After settling in, we jump on our bikes and pay a visit to the Goat Tree Reserve, named for the massive Spanish moss-draped live oaks, whose limbs served as refuge for wild goats once inhabiting the island. We reacquaint ourselves with Shell Mound Park. The shell middens inform us of the island’s Native American history. The mounds are covered in vegetation and form pockets of dense and dark woodlands of old Live oaks that provide shelter to songbirds. There is a large sparsely vegetated bowl with benches for birders to sit quietly and raise binoculars, spotting scopes and cameras to the birds. Warblers, redstarts, vireos, painted and indigo buntings, and summer and scarlet tanagers flit around the large twisted limbs and vines while worm-eating warblers and ovenbirds forage the forest floor.

We ride on to the lanes behind the dunes to see the Tupelo gum swamps, remnants of dune scrub plants between the houses, and then on to visit the golf course and my favorite building on the island, the Isle Dauphine Club, or as some people call it, the George Jetson building. There, we may see merlins and kestrels cruising the pines, the open fields and over the freshwater ponds. These fast and fierce little falcons are fun to watch as they track down their prey. Our final stop of the day is the island’s small airport, where we view the salt marsh and look for herons and egrets along the edges of the marsh. In the late afternoon, the western sun shines across the golden cordgrass and black needle rush, and when the tide is down, exposed creatures are easily caught by wading birds. We’re lucky if we catch a glimpse of the clapper rail quickly darting in and out of cover. 

The next day, we walk to the public beach past the little red schoolhouse and onto the pier that stands over the constantly shifting sand where Pelican Island now connects to the beach. We take a long walk all the way to the end of the now peninsula to get a closer look at sanderlings, dowitchers, plovers, sandpipers, gulls, terns, and hopefully see oyster catchers. And coming back on the inland side, we see willets and ruddy turnstones on the shore, and mergansers and other seabirds riding the waves. Since smaller Pelican Island became attached to the main island, new dunes, tidal ponds and marshes have been formed as the sand and vegetation shift. Snowy and great egrets, ibis, great blue and little blue herons, and reddish egrets forage the ponds for small prey.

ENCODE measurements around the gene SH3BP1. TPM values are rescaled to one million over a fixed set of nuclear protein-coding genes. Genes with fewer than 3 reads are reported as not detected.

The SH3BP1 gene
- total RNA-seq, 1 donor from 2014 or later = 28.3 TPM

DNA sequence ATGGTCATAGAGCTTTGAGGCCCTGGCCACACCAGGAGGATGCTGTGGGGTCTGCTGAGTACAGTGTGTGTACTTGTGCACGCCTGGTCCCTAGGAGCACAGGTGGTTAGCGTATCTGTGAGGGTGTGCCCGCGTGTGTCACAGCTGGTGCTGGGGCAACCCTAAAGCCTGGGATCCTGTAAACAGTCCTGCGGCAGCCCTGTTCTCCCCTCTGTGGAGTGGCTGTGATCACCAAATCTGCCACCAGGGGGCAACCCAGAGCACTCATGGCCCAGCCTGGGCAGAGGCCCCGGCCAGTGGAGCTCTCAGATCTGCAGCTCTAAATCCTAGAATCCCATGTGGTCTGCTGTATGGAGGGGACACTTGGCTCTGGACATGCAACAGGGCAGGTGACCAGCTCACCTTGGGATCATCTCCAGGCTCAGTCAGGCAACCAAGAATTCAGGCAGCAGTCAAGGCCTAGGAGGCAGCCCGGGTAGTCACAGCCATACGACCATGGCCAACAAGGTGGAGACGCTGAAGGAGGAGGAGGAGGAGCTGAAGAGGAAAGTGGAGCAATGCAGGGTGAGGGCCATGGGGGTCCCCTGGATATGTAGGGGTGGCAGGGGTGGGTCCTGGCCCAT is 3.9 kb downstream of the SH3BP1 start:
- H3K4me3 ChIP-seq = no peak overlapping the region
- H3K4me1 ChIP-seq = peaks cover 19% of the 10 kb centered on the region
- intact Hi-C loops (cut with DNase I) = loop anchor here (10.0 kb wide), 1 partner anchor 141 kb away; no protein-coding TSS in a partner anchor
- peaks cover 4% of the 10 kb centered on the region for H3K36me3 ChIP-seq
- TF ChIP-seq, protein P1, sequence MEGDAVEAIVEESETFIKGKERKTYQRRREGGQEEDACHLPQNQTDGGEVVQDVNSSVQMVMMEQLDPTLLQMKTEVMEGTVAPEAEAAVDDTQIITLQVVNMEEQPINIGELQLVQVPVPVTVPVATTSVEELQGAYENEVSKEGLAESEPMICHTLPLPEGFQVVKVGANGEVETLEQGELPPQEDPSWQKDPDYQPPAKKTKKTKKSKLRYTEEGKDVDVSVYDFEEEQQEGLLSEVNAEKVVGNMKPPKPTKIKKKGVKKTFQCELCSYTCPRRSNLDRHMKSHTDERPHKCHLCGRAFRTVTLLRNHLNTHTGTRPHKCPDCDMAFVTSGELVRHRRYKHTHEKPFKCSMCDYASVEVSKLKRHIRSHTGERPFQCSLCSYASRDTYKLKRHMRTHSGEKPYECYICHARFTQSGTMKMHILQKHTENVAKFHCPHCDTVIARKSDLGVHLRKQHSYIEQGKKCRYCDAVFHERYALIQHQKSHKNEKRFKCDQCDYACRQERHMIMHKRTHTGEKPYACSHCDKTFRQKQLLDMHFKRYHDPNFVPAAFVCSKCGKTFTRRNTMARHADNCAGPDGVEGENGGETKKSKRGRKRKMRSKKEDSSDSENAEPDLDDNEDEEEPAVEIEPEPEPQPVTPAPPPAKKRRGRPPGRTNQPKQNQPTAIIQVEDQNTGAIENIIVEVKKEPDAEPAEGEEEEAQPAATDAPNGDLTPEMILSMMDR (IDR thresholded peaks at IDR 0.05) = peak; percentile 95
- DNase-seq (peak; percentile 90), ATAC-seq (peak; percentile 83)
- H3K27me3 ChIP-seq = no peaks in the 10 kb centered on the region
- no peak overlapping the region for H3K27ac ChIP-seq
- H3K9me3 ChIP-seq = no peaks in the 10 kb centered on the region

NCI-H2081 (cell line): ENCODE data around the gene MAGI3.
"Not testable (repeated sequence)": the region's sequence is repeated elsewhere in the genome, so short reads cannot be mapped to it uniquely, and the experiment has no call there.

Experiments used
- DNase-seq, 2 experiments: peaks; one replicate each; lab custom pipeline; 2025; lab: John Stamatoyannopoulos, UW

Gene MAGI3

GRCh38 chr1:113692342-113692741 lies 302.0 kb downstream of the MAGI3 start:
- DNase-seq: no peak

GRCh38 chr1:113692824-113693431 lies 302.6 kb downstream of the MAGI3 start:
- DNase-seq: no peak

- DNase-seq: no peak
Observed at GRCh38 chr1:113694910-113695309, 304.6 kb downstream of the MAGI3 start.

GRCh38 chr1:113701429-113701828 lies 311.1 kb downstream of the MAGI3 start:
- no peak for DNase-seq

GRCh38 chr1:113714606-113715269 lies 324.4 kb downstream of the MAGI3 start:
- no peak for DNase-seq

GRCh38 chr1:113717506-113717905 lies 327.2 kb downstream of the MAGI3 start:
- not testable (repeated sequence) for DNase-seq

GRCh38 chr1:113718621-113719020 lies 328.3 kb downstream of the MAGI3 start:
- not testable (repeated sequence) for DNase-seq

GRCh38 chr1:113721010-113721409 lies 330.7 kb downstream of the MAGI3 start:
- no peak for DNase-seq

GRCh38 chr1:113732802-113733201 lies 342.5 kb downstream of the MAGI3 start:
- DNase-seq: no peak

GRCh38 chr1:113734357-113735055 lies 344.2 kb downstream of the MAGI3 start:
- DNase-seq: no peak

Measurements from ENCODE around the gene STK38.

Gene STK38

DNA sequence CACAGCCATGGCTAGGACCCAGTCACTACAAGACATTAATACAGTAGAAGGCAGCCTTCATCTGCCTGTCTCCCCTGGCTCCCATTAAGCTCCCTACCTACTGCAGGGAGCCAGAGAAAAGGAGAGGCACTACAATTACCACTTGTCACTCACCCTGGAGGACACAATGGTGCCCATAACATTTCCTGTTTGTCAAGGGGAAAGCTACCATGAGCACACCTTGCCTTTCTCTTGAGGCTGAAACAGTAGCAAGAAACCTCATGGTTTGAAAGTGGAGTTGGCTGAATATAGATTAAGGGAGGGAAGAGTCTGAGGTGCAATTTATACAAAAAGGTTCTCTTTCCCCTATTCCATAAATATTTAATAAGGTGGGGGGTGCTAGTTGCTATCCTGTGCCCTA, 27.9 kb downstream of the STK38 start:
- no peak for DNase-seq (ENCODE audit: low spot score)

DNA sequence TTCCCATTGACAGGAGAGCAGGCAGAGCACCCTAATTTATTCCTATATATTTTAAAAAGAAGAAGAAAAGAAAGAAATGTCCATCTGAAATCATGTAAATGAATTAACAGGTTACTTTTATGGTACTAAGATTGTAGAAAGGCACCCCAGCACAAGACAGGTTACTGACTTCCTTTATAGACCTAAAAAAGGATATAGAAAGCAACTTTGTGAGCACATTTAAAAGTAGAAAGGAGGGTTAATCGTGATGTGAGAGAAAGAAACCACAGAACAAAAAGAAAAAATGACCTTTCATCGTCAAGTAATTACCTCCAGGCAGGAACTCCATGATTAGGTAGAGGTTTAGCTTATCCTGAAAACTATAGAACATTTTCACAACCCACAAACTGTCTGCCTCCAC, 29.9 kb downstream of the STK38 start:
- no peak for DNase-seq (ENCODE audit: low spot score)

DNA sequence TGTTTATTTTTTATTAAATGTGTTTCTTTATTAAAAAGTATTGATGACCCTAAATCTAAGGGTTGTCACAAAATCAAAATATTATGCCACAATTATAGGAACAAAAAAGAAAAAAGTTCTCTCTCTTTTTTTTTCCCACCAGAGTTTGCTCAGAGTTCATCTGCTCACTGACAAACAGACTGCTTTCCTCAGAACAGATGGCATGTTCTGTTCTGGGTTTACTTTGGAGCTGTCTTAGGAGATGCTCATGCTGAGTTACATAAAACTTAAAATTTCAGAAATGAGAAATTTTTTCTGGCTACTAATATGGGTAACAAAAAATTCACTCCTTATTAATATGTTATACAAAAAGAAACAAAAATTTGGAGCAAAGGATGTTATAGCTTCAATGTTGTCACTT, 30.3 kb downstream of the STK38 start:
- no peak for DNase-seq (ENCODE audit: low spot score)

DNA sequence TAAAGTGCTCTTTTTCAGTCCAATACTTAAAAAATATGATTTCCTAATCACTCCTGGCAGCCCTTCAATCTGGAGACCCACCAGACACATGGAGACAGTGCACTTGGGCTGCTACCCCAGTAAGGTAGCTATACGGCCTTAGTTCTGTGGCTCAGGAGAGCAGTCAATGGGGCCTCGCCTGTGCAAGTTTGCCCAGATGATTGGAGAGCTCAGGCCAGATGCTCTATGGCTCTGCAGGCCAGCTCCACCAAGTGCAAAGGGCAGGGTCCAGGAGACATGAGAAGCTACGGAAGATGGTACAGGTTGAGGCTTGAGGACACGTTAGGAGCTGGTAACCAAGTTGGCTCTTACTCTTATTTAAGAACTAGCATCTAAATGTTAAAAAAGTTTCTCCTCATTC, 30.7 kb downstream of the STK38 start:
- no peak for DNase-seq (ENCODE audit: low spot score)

I always stop at the foot of the boardwalk to take a deep breath in. If I could bottle and sell the smell, I would be a millionaire.

My absolute favorite spot on the island is the Audubon Bird Sanctuary. Riding the bikes over to the sanctuary, we admire wildflowers blooming in the ditches. We park our bikes and walk on the boardwalk through the maritime forest, stopping by Gaillard Lake to visit the alligator, turtles, swallows swooping above the lake, and green herons fishing along the lakeside. We look for peregrine falcon and are wowed by their aerobatics and the speed and accuracy as they maneuver through the tops of the pines. We leave the boardwalk for the grassy trail around the lake and on to meet the boardwalk to the beach. I always stop at the foot of the boardwalk to take a deep breath in. If I could bottle and sell the smell, I would be a millionaire.

Patsy Russo

The dune scrub is a gorgeous and a unique plant community. Layers of trees, shrubs, and herbs in decreasing height to the beach – tall longleaf and slash pine, scrub oaks, bushy wax myrtle and yaupon holly, tall sea oats here and there, down to clumps and mounds of dark green sandhill-rosemary, false rosemary with silvery fine leaves, woody goldenrod and the reclining pinewoods milkweed. As we rest on the observation platform above the dunes, we look for flycatchers and blue-gray gnatcatchers grabbing insects above the scrub while the osprey look on from the nesting platform.

On our way back to our bikes, we wander along the sandy trail through the dark forest of large magnolias, pine, live oaks and saw palmettos. As the trail twists and turns, we enjoy the scenery of the old flatwoods, and we take note of the birds we see in the forest, cuckoos, Louisiana waterthrush, grosbeaks, thrushes and catbirds.